As the name implies, “lossless video” loses no information and results in files that are simply too large to be of any use for online playback. Still, they are extremely useful for the original video file especially when it comes to creating three versions of the same file. A common lossless codec is Animation available through QuickTime.

There are myriad codecs out there all claiming to do amazing things. Thankfully when it comes to HTML5 video we only have three with which to concern ourselves: H.264, Theora, and VP8.


If H.264 were a major crime figure it would have a few aliases: MPEG-4 part 10 or MPEG-4 AVC or MPEG-4 Advanced Video Coding. Regardless of how it is known, this codec’s primary purpose was to make a single codec available for anything from the cell phone in your pocket (low bandwidth, low CPU) to your desktop computer (high bandwidth, high CPU) and practically anything else that has a screen. To accomplish this rather broad range of situations the H.264 standard is broken into a series of profiles, each of which defines a number of optional features that trade off complexity for file size. The most used profiles, for our purposes, are

· Baseline: use this with iOS devices.

· Main: this is mostly an historic profile used on standard definition (SD) (4:3 Aspect Ratio) TV broadcasts.

· High: use this for Web, SD, and HD (high definition) video publishing.

You also should know that most non-PC devices such as iPhones and Android devices actually do the decoding piece on a separate chip since their main CPU is not even close to being powerful enough to do the decoding in real time. Finally, the only browser that doesn’t support the H.264 standard is Opera.

While H.264 is still the dominant codec in the MPEG world, a new codec called H.265/HEVC (MPEG High Efficiency Video Coding) is emerging. The tools to create content in H.265 will likely be the same as for creating H.264, except that the resulting files will be smaller or of higher image quality.


Theora grew out of the VP3 codec from On2 and has subsequently been published under a BSD-style license by Xiph.org. All major Linux installations and the Firefox and Opera browsers support Theora while IE and Safari as well as iOS and Android devices don’t support it. While being royalty-free and open source, it has been superseded by VP8.


This is the “New Kid On The Block.” Technically VP8 output is right up there with the H.264 high profile. It also works rather nicely in low bandwidth situations comparable to the H.264 baseline profile. As pointed out in the “Introduction,” Apple is not a huge supporter of this codec, which explains why it isn’t supported in Safari or iOS devices. You can, however, get support by installing a QuickTime component (see https://code.google.com/p/webm/downloads/list). Similarly, installation of a Microsoft Media Foundation component from the same site enables support in IE.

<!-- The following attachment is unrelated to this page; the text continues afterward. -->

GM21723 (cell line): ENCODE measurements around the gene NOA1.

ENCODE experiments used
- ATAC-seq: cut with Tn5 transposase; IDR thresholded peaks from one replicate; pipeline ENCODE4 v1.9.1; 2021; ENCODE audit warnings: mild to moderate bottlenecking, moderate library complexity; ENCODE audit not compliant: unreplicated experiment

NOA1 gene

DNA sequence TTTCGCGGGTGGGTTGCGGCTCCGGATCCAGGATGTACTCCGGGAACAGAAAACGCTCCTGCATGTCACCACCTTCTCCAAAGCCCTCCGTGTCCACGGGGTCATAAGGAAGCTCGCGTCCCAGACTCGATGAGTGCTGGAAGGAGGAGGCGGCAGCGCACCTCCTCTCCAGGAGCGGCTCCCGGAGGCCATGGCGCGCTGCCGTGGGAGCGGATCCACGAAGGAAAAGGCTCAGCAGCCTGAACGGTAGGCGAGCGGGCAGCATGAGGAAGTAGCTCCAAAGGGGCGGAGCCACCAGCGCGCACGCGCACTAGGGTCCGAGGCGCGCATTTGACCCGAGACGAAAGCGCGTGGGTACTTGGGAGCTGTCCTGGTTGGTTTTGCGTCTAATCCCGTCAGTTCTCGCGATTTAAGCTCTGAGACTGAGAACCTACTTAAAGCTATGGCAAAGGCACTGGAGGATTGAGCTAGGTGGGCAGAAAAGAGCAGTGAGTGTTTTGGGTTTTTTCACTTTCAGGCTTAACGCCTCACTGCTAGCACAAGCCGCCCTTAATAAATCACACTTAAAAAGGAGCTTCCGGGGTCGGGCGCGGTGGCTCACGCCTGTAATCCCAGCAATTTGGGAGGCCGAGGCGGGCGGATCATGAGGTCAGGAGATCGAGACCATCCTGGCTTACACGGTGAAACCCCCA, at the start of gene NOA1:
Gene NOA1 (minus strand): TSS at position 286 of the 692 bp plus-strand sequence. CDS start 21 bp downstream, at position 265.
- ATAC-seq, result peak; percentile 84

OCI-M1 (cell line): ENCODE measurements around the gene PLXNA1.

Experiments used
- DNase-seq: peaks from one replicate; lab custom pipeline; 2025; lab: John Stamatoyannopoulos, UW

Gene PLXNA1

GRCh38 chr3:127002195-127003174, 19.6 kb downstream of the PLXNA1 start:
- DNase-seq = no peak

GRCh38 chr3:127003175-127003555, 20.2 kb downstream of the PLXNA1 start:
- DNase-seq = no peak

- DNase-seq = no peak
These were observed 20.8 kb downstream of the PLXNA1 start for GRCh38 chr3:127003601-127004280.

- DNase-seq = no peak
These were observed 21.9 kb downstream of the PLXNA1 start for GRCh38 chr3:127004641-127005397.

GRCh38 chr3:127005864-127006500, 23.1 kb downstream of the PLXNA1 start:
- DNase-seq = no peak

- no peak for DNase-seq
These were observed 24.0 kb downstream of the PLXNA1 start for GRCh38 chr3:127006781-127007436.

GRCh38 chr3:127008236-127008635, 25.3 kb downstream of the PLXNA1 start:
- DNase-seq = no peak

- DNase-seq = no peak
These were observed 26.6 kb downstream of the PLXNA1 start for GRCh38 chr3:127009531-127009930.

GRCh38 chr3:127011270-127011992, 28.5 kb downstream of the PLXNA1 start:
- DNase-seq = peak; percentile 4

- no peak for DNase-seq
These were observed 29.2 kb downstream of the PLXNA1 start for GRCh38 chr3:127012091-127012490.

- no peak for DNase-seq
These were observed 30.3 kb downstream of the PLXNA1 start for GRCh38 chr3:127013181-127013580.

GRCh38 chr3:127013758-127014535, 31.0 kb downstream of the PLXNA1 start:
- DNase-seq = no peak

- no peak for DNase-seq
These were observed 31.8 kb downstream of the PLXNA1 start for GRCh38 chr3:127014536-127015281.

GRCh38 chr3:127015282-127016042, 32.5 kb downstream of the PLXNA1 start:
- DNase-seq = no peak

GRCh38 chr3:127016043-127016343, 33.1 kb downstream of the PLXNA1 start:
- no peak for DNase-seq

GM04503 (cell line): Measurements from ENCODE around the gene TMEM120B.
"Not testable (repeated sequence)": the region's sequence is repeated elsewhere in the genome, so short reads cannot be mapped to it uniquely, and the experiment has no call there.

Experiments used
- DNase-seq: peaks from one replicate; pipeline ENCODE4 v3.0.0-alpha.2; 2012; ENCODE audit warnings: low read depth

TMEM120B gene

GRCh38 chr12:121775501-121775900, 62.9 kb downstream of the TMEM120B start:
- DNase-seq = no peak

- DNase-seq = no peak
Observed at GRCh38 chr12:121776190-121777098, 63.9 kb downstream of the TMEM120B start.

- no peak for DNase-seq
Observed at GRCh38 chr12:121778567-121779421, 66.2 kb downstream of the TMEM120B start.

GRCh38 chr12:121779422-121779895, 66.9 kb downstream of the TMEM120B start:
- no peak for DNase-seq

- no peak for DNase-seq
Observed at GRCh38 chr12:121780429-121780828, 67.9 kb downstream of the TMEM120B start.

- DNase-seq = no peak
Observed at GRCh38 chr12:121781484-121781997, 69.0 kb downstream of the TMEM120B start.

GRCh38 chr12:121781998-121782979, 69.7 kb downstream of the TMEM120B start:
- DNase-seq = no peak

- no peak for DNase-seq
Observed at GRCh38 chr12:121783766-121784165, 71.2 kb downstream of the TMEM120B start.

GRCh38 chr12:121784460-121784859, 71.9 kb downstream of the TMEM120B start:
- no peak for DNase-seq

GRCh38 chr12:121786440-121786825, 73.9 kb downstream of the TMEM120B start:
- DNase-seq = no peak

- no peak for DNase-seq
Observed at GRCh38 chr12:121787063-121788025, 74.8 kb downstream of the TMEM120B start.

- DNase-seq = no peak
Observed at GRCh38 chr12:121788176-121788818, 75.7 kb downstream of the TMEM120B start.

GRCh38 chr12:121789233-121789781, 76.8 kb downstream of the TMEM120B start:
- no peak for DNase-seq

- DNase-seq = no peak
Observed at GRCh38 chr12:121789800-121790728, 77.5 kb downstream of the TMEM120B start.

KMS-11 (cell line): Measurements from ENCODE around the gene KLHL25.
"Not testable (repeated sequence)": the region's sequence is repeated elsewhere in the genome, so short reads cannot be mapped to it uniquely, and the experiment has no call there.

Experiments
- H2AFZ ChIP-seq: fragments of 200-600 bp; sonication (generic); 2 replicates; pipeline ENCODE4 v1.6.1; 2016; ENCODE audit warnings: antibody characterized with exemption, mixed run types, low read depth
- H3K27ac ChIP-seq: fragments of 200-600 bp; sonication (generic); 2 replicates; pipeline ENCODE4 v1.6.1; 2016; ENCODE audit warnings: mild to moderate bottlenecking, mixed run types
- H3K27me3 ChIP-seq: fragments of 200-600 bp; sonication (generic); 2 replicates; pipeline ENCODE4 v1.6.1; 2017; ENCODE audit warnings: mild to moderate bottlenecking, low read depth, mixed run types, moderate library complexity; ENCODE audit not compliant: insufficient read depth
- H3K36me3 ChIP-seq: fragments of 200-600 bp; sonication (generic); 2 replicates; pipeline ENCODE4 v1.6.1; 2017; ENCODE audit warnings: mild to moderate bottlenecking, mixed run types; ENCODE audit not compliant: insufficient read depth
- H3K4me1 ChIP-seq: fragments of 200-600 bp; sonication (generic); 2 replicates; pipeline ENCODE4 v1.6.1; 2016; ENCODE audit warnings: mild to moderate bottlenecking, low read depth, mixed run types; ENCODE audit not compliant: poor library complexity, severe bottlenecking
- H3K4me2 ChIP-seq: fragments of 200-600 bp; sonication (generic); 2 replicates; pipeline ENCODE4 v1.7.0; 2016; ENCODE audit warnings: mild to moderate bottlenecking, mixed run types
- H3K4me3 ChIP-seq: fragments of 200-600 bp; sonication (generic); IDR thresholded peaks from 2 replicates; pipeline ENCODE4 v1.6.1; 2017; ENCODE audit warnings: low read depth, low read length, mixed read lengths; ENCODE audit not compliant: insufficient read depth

While VP8 is still the dominant codec in the WebM world, a new codec called VP9 is emerging. It is comparable in quality to H.265 but is royalty-free. As both of these codecs are starting to take the stage at around the same time, new hardware for hardware-accelerated encoding and decoding seems to focus on supporting both codecs. This is good news for users and publishers of HTML5 video content, in particular if you are interested in very high resolution video such as 4K.

Audio Codecs

Video without audio is a lot like watching Fred Astaire dance without Ginger Rogers. It just doesn’t seem natural.

When an audio source is digitized, this is called sampling, because a sound pressure value is sampled every few microseconds and converted into a digital value. There are basically three parameters that influence the quality of audio sampling: the sampling rate (i.e., how often is the pressure sampled during a second), the number of channels (i.e., how many locations do we use to sample the same signal), and the precision of the samples (i.e., how exact a value do we sample, or how many bits to we use to store the sample—also called bitdepth). A typical sampling rate for phone quality sound is 8 kHz (i.e., 8,000 times per second), while stereo music quality is 44.1 kHz or 48 kHz. A typical number of channels is 2 (stereo), and a typical bitdepth is 8 bits for telephone quality and 16 for stereo music quality. The resulting sampled data is compressed with different codecs to reduce the storage or bandwidth footprint of digitized audio.